14th Sunday OT
Fr. Philip Neri Powell, OP
The CDC estimates that in the U.S. a person dies every twelve seconds. In the time it takes us to celebrate this Mass approx. 275 people will have died. We can't know how many of those people went to their graves w/o hearing the Gospel; how many went to their graves well-prepared for a final judgment. We can't know who received God's freely offered mercy for their sins, or who chose to live outside God's mercy forever. The Church does the hard work of preparing the ground, planting the seed, tending the shoots, and weeding the field. The final harvest is God's work. And that final harvest comes for someone in the U.S. every twelve seconds. The question we need to ask ourselves – as laborers in the field of the Lord – is have I done everything I can do to make sure that everyone I know and love, everyone I visit and work with everyday looks at me and sees Christ among them? If I were to ask your family, friends, co-workers, neighbors: who among you does the work of Christ for you – would your name be mentioned? If not, what do you need to do make sure they do?
I said earlier that the Church does the hard work of preparing the ground, planting the seed, tending the shoots, and weeding the field. And that God will take care of the final harvest. Christians – over the centuries – have been known to (on occasion) take on God's work in picking and choosing which crops get harvested, which plants go to fruit, and which ones go into the fire. While it is true that the followers of Christ participate in the divine life – imperfectly, we are not in fact divine ourselves. The final harvest is God's work. Leave that to Him. Our labors go into preparing the ground, planting the seed, tending the shoots, and weeding the field. It's not glamorous work. But it is necessary work. And it cannot be done by word alone. It takes deeds, actual labor. The labor of daily prayer. Faithful attention to the sacraments. Taking every opportunity to bear witness to the truth. Showing mercy by forgiving sins. Seeking forgiveness when we have sinned. It's the labor of knowing right from wrong, good from evil. Loving the sinner but despising the sin. Teaching the Way, the Truth, and the Life even when doing so may be embarrassing or difficult or offensive. It's the labor of growing in holiness by constantly embedding ourselves deeper in the world w/o becoming subject to the world. Jesus tells us that this is a dangerous task. Fortunately, you are not alone.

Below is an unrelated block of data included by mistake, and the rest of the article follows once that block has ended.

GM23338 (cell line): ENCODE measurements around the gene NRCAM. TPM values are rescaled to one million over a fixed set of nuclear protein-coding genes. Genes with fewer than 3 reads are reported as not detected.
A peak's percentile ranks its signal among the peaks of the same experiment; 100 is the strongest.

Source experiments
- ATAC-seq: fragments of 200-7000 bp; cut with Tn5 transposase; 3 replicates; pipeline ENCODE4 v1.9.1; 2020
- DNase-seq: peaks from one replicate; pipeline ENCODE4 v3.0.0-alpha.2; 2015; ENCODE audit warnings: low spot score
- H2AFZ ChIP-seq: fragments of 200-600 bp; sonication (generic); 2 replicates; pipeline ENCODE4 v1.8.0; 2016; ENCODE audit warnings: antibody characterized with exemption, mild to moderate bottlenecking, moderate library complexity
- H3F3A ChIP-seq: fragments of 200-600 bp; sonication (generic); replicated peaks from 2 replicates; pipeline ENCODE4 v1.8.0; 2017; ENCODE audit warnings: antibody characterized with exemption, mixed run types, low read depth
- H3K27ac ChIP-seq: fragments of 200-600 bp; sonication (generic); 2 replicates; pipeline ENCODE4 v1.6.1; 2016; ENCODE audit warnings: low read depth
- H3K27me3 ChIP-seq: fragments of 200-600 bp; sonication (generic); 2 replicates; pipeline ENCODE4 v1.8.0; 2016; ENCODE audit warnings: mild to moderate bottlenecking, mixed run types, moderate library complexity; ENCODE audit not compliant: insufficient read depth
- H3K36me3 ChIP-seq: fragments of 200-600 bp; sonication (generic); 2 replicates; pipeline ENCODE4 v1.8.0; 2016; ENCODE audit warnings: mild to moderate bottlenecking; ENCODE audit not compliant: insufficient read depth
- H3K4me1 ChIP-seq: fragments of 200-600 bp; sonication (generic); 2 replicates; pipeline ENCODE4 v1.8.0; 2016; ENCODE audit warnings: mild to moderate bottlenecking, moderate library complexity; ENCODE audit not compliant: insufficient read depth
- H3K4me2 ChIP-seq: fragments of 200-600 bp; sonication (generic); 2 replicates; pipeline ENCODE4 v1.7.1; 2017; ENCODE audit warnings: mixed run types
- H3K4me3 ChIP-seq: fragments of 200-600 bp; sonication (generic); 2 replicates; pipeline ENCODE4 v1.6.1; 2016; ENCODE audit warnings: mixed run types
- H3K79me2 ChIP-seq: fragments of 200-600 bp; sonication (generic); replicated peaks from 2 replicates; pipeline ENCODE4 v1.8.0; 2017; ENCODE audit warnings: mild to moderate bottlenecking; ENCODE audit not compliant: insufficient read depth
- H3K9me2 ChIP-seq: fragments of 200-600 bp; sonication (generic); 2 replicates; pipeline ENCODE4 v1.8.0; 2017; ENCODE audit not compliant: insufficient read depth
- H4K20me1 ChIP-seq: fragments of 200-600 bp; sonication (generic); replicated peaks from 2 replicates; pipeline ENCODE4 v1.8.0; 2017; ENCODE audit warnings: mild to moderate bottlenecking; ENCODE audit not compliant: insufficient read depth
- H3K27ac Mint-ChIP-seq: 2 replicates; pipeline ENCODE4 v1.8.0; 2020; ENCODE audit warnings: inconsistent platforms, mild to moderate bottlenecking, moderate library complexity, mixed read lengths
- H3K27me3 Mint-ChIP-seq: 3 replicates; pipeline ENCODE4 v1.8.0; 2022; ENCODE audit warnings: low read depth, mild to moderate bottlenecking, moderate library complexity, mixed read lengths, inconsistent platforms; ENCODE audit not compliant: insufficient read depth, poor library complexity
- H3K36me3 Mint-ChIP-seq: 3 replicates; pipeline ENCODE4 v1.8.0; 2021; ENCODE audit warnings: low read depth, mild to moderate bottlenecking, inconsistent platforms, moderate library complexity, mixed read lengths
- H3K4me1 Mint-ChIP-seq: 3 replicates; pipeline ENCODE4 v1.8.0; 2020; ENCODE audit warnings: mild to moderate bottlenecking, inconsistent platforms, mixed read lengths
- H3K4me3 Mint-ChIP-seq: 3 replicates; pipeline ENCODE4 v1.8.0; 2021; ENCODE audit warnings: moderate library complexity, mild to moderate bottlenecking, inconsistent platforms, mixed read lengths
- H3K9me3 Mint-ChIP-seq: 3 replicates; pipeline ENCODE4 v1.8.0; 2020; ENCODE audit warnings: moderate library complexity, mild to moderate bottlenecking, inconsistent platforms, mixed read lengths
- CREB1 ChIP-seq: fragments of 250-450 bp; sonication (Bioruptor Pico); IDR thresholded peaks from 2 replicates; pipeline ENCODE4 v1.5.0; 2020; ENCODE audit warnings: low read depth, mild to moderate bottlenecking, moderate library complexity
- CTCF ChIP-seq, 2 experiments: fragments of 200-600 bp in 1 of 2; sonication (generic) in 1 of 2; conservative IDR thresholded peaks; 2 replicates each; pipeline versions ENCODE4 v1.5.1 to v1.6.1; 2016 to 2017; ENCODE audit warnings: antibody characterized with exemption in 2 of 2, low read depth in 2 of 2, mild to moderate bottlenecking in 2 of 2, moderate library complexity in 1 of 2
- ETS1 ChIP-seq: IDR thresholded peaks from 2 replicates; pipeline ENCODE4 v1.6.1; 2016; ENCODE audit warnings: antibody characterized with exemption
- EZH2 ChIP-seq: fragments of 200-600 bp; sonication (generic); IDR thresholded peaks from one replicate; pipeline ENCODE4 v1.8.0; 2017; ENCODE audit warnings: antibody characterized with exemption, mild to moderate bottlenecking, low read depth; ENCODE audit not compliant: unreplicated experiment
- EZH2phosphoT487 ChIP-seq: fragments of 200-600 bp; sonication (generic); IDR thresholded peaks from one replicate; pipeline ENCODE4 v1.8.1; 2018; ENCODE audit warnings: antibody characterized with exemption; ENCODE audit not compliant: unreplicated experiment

When Jesus appoints the Seventy-two, he says to them, “The harvest is abundant but the laborers are few. . .Go on your way. . .I am sending you like lambs among wolves.” Three points to note here: 1). there is an abundant harvest, souls who need Christ but do not know him; 2). there aren't enough laborers to help with this harvest, pray for more help; and 3). the harvest exists in a world of wolves, and we are merely lambs among them. These truths should be discouraging. We should be distressed that there aren't enough laborers, and that we are laboring among wolves. Why didn't our Lord arm the Seventy-two? Why not give them enough money to travel safely? Why not create a militia corps to escort his preachers through a dangerous world? There are a number of practical/logistical answers to these questions, but Paul's answer is sufficient: “May I never boast except in the cross of our Lord Jesus Christ, through which the world has been crucified to me, and I to the world.” Our peace, our protection, our power resides in the fact that we are new creatures, born again in water and spirit. We labor crucified to the world – dead and buried already in the world of wolves. Nothing done to us here and now will survive in the presence of God the Father.
This truth should bring you peace. I don't mean that you can shirk your worldly duties, or that we can all run off to the hills and commune with the squirrels. The peace of Christ isn't a narcotic state of mind, or an absent-mindedness, or a momentary relaxation. The peace of Christ is knowing and believing that your life in the world is given its final meaning in the victory of Christ on the cross; that is, your purpose is living out the always, already accomplished victory over sin and death. The labor you have chosen to take on is nothing more than living day-to-day, hour-to-hour in full and faithful knowledge that – from eternity – the harvest is done. Christ wins. The Church wins. And now we go out and about making sure that everyone we know and love knows that Christ's victory is their victory – if they choose it to be. Do you live daily, hourly as a son or daughter of the Most High whose victory over sin and death is already accomplished? Your labor accomplishes nothing that Christ has not already done for you. Your labor is a sign and invitation to others to choose his victory for themselves!
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